Immunohistochemistry and immunofluorescence microscopy.

TECs were cultured on coverslips coated with fibronectin, type I or type IV collagen, fixed with acetone:methanol (1:1) and incubated with appropriate primary antibodies. Mouse anti-pan cytokeratin (clone PCK-26, Sigma), mouse anti-E-cadherin (clone 36, BD Pharmingen), rat anti-zona occludens (ZO)-1 (clone R40.76, Chemicon), rat anti-CD49e (α5-integrin, clone 5H10–27, BD Pharmingen), and rat anti-CD29 (β1-integrin, clone 9EG7, BD Pharmingen) were used. Slides were then incubated with Alexa Fluor 488 and 568-conjugated secondary antibodies. Nuclei were stained with 1 μg/ml 4′,6-diamidine-2′-phenylindole dihydrochloride (DAPI) solution. Fluorescent and phase-contrast microscopy at low magnification was performed using an Olympus IX70 inverted microscope. High-magnification, wide-field images were captured on a DeltaVision inverted epifluorescence microscope. Images were captured using SoftWoRx software.

Immunohistochemistry was performed on frozen kidney sections. Mouse tissues were incubated with rat anti-mouse CD49e (BD Pharmingen) or isotype control followed by a biotinylated anti-rat secondary antibody and processed using a Vectastain ABC kit (Vector Laboratories). The reaction was developed with 3,3′-diaminobenzidine tetrahydrochloride. Frozen human kidney biopsy specimens were obtained from the tissue bank at the Calgary Laboratory Services and the Department of Pathology, University of Calgary (Alberta, Canada). The study was approved and executed in accordance with the guidelines set forth by the Conjoint Health Research Ethics Committee at the University of Calgary. Frozen sections were incubated with mouse anti-CD49e (SAM-1 clone, Serotec) or isotype control at 1:500 dilution. The biotin-free anti-mouse EnVision peroxidase system (DakoCytomation, Glostrup, Denmark) was used for the secondary antibody and substrate.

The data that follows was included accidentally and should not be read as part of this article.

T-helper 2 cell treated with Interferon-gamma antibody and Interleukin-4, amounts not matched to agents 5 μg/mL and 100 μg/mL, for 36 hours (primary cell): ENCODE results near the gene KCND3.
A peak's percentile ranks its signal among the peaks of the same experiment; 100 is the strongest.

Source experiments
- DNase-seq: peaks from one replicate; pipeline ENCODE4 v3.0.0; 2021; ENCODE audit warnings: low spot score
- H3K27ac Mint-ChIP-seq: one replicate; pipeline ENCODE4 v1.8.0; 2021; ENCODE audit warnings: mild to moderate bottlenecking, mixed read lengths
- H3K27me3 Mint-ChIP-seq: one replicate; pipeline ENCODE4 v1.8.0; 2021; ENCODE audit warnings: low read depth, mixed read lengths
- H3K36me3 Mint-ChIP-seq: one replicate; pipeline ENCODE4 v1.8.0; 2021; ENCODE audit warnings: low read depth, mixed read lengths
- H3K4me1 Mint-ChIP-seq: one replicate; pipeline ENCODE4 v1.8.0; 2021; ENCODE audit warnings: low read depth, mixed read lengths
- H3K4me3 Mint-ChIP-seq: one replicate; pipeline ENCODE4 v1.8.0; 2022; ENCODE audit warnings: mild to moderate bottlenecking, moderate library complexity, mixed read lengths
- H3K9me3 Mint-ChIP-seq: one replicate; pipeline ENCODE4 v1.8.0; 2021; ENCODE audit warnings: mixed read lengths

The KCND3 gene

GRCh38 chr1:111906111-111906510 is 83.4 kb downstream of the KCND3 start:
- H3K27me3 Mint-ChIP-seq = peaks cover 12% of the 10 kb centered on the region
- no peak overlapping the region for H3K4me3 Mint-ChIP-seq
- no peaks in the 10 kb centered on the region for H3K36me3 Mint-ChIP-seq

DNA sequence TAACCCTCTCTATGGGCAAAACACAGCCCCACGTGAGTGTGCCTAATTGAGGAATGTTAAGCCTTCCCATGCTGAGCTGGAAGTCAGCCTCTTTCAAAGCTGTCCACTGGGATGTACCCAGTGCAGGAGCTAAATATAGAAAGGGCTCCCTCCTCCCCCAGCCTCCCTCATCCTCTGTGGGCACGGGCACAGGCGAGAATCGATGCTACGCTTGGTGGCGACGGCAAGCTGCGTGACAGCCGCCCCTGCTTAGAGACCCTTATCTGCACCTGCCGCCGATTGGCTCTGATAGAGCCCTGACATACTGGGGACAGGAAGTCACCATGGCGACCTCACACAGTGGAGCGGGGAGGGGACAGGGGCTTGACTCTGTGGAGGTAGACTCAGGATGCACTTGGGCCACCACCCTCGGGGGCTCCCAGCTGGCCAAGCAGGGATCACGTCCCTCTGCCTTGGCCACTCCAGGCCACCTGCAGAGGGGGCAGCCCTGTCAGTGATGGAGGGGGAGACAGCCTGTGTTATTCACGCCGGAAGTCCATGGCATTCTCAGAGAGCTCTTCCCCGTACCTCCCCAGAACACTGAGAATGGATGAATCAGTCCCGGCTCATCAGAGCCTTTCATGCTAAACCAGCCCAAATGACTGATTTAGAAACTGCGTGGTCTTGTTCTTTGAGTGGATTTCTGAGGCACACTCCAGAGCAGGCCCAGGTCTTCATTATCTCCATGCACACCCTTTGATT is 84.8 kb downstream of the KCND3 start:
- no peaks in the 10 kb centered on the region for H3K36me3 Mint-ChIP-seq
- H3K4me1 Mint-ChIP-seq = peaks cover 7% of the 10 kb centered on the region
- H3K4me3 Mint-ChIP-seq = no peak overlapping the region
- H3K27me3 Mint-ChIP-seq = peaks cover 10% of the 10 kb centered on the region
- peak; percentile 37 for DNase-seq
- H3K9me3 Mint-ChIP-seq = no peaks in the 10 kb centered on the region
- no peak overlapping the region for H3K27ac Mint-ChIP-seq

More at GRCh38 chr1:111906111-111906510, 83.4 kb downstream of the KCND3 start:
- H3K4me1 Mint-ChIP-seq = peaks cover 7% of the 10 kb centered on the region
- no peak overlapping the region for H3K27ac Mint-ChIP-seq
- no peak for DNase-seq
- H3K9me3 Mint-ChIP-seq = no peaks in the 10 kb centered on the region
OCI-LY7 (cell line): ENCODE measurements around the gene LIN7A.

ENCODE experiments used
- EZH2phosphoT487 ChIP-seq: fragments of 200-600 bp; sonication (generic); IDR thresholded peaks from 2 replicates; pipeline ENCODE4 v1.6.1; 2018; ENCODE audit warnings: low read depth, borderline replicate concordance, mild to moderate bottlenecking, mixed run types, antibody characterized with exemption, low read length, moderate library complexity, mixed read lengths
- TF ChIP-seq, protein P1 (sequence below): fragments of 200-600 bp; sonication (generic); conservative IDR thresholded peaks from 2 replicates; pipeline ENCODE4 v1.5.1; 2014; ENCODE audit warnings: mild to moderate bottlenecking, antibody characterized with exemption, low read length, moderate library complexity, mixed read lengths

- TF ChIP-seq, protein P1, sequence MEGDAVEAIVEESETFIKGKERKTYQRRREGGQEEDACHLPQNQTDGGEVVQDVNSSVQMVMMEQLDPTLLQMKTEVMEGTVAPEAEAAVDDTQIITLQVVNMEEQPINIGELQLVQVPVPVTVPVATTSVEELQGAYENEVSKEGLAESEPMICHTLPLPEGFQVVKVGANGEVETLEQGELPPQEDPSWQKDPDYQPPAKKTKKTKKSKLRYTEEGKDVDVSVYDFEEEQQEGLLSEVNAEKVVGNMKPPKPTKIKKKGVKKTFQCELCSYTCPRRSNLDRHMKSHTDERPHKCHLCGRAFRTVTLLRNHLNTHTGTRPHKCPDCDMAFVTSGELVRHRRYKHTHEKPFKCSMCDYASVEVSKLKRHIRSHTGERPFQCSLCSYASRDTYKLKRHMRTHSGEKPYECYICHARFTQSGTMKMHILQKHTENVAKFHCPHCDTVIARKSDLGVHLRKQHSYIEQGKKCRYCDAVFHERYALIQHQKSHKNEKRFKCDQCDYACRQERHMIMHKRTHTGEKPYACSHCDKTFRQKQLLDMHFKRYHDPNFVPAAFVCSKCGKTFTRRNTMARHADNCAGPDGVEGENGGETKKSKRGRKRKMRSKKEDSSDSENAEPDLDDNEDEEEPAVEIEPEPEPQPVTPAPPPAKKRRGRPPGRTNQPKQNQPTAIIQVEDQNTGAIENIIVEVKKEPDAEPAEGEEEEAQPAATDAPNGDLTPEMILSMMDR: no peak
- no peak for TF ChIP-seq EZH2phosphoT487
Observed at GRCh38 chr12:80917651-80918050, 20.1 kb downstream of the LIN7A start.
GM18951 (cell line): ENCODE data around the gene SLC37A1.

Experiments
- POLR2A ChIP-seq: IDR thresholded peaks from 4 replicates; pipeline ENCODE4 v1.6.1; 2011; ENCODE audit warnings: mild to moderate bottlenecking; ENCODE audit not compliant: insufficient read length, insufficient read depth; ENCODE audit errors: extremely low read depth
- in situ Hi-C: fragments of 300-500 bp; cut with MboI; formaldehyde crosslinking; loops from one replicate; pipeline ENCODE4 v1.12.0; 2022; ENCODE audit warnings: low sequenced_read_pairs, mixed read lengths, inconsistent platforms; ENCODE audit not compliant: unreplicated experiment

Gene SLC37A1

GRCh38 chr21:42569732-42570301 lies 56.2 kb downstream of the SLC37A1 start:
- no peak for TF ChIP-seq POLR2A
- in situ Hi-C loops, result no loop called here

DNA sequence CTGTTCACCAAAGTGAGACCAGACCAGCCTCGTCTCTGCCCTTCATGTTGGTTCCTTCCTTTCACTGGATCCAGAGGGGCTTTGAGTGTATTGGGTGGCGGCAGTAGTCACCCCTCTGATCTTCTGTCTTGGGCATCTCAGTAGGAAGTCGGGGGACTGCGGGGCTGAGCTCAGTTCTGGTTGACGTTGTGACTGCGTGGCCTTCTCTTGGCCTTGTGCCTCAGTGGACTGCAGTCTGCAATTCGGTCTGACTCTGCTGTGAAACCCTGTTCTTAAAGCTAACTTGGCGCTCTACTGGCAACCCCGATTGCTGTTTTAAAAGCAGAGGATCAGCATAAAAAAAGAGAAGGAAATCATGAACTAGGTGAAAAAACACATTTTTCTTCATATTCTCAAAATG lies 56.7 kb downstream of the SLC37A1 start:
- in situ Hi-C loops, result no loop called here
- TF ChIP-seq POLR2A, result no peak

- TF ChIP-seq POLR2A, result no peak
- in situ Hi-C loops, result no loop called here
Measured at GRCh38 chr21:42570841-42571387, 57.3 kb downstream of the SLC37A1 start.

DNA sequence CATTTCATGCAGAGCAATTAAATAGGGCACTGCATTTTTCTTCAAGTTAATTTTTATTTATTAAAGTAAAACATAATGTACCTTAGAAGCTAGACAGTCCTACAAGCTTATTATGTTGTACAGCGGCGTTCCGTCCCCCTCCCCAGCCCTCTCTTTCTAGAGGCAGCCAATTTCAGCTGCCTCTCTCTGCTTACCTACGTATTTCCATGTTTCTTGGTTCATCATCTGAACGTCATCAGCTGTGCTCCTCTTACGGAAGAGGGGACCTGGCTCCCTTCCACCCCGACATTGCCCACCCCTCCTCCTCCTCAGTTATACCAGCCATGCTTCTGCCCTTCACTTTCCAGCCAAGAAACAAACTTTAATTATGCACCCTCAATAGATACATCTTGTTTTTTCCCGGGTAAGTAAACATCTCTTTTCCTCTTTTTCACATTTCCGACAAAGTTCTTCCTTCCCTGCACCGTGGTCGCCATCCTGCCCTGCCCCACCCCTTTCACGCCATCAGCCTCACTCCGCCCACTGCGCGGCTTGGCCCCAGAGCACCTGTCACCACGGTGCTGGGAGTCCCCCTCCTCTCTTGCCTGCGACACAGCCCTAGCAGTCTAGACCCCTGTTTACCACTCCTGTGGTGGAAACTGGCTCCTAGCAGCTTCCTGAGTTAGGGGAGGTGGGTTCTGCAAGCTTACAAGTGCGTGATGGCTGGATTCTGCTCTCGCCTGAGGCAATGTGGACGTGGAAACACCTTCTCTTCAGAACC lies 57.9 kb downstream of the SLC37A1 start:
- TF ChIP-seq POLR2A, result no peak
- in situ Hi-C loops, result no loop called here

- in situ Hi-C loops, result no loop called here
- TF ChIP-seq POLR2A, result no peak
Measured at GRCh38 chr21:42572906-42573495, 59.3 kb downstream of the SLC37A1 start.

Wound healing assay and short interfering RNA.

TECs were grown to confluence on type IV collagen or fibronectin, and the cellular monolayer was disrupted using a plastic scraper. The resulting wound was measured microscopically at three different locations at the indicated time points. Blocking anti-α5-integrin antibodies (rat anti-CD49e, clone 5H10–27 BD Pharmingen) or rat isotype control (20 μg/ml) were added at the initiation of the wound. For short interfering RNA (siRNA) studies, TECs were transfected 24 h before TGF-β stimulation or wounding with 40 nM of siRNA directed against α5-integrin (sense 5′CCAUAAUUAGGGAAUCCAGtt 3′, antisense 5′CUGGAUUCCCUAAUUAUGGtc 3′) or GAPDH control (Ambion, Austin, TX) using Lipofectamine 2000 as per the manufacturer's protocol (Invitrogen, Carlsbad, CA). Cells were harvested at the indicated time points, and protein lysates were analyzed by immunoblotting as described above.